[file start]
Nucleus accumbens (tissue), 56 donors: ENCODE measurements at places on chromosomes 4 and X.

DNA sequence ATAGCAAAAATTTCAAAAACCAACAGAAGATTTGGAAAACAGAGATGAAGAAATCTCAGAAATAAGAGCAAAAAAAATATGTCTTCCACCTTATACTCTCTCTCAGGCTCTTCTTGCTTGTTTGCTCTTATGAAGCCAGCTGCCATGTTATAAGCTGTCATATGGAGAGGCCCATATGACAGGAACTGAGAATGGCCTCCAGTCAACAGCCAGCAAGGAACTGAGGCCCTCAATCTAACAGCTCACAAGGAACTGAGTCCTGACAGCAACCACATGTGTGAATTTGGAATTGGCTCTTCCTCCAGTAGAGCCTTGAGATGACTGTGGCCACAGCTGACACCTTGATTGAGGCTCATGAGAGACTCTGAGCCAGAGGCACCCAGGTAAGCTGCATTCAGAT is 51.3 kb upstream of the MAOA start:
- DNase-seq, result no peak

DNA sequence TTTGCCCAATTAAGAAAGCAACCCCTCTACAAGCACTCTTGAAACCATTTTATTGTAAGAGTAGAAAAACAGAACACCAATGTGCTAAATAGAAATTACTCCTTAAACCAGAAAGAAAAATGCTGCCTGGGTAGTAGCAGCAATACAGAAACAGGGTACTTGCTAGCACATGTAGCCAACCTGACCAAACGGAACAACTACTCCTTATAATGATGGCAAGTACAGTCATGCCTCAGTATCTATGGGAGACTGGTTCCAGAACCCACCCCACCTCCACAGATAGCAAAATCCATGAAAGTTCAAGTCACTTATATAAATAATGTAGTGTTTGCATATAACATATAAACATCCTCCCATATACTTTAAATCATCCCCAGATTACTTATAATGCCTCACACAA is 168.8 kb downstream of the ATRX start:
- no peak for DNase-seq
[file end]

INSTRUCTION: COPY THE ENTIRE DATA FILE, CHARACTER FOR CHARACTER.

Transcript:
Nucleus accumbens (tissue), 56 donors: ENCODE measurements at places on chromosomes 4 and X.

DNA sequence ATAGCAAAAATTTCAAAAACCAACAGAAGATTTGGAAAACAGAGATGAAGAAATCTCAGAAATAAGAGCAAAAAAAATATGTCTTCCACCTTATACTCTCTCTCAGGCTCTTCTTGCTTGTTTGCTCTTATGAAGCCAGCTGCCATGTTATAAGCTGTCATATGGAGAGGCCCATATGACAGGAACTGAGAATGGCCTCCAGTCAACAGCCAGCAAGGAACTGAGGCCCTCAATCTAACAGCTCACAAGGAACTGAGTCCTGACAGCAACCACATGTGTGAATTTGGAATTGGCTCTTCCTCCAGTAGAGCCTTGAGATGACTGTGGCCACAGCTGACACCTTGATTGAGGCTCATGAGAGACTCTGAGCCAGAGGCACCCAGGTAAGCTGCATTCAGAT is 51.3 kb upstream of the MAOA start:
- DNase-seq, result no peak

DNA sequence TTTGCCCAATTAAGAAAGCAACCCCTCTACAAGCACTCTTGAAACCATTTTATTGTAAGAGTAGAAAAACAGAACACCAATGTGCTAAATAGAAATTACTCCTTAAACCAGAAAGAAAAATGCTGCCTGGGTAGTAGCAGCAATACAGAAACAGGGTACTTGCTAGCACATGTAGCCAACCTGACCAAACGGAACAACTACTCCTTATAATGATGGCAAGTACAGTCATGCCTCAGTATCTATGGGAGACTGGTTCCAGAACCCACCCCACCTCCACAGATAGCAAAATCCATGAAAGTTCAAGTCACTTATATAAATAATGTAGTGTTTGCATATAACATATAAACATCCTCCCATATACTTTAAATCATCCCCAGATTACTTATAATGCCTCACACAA is 168.8 kb downstream of the ATRX start:
- no peak for DNase-seq